TIME TO TAKE THE GLOVES OFF
Or, in the case of Lafayette’s most colorful and quotable state representative, to put them on
By Walter Pierce
Photos by Robin May
This being a year in which statewide offices are chosen and constitutional amendments as well as two local and very important propositions are decided, the Oct. 22 ballot before voters will be a long one. But that doesn’t mean political junkies will get their fix.
A sliver of voters in north Lafayette can anticipate a good, old-fashioned brawl in the races for Senate District 24 and House District 44. In the former, incumbent Sen. Elbert Guillory goes against Opelousas Mayor Don Cravins, who held the Senate seat previously and whose wife Patricia was defeated by Guillory two and a half years ago in a special election. In the latter, incumbent Rep. Rickey Hardy is up against Vincent Pierre, whose uncle, Wilfred, previously held the seat and who for most intents and purposes represents the old-school black political establishment in Lafayette that Hardy defeated four years ago.
THE UNCHALLENGED: City-Parish Councilmen Jay Castille and Kenneth Boudreaux, above, along with state Sen.-elect Page Cortez, Rep. Nancy Landry and Rep.-elect Stuart Bishop have an easy path to victory on Oct. 22: no opponents.
So far, so good. But for many in Lafayette Parish, the political gods didn’t exactly crank the excitement knob.
Working your way top to bottom among candidates, in fact, there will be several races — both statewide posts and within the parish — that won’t be on the ballot at all because only one candidate, typically the incumbent, is the only person to qualify for the race. And as the trend of Lafayette Parish becoming more conservative continues, this lack of competition could become the norm rather than the exception.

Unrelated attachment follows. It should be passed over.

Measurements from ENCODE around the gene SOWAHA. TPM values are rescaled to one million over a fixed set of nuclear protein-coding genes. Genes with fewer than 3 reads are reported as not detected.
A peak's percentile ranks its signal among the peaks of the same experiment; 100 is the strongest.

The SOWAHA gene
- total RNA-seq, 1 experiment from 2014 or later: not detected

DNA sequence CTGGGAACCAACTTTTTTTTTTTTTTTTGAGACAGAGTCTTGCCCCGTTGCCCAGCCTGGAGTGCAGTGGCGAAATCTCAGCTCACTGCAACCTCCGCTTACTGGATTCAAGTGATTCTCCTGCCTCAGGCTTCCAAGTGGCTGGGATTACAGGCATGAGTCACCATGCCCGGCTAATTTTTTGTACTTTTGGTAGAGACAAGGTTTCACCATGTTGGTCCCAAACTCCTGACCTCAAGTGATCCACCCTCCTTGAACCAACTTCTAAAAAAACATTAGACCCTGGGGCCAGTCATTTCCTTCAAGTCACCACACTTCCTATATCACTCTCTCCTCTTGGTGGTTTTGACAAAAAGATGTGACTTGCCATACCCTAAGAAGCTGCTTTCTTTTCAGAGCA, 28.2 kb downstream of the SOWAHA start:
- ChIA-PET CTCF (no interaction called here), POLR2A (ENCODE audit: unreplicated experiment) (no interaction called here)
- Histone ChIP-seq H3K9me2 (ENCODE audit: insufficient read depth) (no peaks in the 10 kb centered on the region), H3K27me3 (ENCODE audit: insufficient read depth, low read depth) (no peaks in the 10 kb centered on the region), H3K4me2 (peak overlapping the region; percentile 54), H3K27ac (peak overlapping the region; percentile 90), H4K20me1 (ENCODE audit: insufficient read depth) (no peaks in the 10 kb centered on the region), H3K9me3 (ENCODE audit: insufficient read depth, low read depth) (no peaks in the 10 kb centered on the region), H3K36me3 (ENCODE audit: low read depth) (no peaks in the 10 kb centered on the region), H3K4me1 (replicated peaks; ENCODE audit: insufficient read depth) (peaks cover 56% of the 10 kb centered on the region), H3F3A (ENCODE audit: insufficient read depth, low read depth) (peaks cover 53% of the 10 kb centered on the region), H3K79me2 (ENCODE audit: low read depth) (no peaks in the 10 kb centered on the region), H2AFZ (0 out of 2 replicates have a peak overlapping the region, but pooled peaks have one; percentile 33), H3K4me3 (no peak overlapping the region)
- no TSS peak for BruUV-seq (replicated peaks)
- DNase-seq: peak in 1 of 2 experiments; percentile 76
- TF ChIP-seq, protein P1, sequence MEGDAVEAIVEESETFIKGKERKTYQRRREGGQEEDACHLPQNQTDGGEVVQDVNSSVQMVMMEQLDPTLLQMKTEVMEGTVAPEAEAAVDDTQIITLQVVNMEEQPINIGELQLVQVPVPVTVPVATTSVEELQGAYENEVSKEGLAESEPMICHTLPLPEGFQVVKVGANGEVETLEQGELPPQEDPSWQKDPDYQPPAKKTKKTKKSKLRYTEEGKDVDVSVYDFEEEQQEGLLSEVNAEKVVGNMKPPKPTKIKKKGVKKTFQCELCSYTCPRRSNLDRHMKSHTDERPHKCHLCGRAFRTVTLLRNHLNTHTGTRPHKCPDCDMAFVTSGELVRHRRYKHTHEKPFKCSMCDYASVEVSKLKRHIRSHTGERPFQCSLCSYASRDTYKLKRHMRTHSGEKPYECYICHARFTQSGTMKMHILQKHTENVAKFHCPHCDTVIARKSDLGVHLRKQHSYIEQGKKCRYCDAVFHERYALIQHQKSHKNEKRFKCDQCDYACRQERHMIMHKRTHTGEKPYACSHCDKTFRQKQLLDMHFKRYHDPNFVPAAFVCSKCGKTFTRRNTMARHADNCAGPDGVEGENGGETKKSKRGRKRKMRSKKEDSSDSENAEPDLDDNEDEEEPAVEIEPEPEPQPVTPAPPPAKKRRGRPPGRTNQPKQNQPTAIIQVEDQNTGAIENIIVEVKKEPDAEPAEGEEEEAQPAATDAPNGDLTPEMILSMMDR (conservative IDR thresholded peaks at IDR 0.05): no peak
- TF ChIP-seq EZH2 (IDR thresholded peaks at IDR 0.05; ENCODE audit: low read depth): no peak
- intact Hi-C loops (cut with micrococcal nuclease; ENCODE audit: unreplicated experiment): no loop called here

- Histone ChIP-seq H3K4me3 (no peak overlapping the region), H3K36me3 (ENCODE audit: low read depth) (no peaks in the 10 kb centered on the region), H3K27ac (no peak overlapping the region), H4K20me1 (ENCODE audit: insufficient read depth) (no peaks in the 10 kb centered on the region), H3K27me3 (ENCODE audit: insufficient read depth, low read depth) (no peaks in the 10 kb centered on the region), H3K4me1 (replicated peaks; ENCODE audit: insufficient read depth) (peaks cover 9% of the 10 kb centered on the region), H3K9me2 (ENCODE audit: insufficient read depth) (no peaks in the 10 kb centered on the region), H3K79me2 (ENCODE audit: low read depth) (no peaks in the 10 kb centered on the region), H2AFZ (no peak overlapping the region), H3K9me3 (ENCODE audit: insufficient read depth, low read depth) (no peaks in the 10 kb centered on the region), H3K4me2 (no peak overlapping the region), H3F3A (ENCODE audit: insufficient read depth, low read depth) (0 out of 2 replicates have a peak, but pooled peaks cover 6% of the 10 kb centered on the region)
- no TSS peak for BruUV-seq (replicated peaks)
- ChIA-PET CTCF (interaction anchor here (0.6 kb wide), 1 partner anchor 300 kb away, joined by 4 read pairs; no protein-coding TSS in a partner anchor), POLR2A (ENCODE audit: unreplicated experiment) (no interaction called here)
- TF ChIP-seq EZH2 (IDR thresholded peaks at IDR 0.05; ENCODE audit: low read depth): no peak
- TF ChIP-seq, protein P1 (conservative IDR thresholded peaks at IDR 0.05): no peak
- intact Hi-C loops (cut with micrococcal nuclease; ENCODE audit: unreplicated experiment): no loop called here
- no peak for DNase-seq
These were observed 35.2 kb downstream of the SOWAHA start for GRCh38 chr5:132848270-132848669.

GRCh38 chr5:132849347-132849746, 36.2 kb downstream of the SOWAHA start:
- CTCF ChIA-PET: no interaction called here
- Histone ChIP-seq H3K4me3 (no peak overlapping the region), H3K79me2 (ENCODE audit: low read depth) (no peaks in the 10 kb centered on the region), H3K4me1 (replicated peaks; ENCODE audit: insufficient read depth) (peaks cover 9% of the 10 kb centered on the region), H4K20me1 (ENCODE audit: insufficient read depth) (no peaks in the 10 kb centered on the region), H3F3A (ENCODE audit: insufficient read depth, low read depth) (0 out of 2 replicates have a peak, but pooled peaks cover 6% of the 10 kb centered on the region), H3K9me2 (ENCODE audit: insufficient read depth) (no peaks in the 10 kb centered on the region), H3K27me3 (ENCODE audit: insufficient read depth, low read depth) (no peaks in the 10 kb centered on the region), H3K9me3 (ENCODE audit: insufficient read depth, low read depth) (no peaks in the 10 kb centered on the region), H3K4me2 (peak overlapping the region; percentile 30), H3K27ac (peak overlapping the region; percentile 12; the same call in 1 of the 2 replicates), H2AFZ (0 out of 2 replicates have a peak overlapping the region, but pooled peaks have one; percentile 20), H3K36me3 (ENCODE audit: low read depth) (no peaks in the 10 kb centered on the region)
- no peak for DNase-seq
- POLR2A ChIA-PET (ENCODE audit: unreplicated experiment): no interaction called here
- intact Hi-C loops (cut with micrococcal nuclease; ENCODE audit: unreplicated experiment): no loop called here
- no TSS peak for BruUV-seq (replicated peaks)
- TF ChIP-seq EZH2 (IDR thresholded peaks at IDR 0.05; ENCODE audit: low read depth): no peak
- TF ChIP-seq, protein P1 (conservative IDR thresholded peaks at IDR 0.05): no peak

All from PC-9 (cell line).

“I think that the districts that are drawn are more ideologically consistent than ever,” says Pearson Cross, a UL Lafayette political science professor. “We just went through a redistricting process, which has something to do with it. The second thing that has to do with it is Republicans are becoming so much more homogenous in terms of being conservatives... As a result, there’s no real sense in running against someone who feels the same way you do about most issues, unless it’s strictly about wanting the position.”
Working our way down the list of 37 statewide, parishwide and local seats up for grabs in Lafayette Parish on Oct. 22, there are 12 seats for which no election will be held because only one candidate qualified. That’s nearly a third.
State Treasurer John Kennedy can fold his wallet — he’s in without a fight. So too are state Sens. Fred Mills and Jonathan Perry, state Reps. Nancy Landry and Taylor Barras, Tax Assessor Conrad Comeaux, Clerk of Court Louis Perret, Coroner Kenneth Odinet and councilmen Kenneth Boudreaux and Jay Castille. State Rep. Page Cortez, meanwhile, gets to slide over to the Senate without a competitor while political rookie Stuart Bishop walks into Cortez’s House seat unscathed.
“Term limits now make it more likely that with these legislative seats people will wait until there’s an open seat,” adds Cross. “So people who want to run are saying, ‘Well, I’ll hang out a little bit and maybe have an open seat or a special election or won’t have to run against an incumbent.’”
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A federal jury found attorney Daniel Stanford guilty Friday afternoon on eight of 13 counts for his role in the Curious Goods conspiracy.
Lafayette City-Court Judge Francie Bouillion has served on the bench for two decades since winning a special election to replace Judge Kaliste Saloom when he retired in 1994.
The Houston firm said Friday in its weekly report that 1,575 rigs were exploring for oil and 338 for gas. One was listed as miscellaneous. A year ago there were 1,776 active rigs.
A crew began erecting the 25-foot mini-wheel late morning Friday in anticipation of the evening’s Hottest Night of the Year party at the park.
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